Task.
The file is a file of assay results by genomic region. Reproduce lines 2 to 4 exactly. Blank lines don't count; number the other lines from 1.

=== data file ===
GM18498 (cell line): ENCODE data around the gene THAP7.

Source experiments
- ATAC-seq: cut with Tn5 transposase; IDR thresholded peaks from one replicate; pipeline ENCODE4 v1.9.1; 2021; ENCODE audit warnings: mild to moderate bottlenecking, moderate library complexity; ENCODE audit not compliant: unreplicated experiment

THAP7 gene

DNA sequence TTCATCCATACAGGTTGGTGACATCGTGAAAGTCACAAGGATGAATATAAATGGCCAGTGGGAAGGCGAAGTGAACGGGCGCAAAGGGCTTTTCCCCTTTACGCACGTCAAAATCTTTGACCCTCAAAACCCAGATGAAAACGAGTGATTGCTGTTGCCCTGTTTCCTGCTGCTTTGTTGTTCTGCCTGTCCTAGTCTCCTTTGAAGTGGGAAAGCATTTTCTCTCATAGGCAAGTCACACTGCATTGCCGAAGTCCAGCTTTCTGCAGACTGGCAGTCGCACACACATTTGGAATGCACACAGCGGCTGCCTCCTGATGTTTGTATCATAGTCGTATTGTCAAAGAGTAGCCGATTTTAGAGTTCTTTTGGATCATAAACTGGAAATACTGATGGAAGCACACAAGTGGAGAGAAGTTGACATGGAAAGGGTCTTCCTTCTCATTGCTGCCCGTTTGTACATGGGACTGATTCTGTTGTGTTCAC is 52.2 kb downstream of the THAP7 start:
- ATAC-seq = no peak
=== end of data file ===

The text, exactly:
Source experiments
- ATAC-seq: cut with Tn5 transposase; IDR thresholded peaks from one replicate; pipeline ENCODE4 v1.9.1; 2021; ENCODE audit warnings: mild to moderate bottlenecking, moderate library complexity; ENCODE audit not compliant: unreplicated experiment

THAP7 gene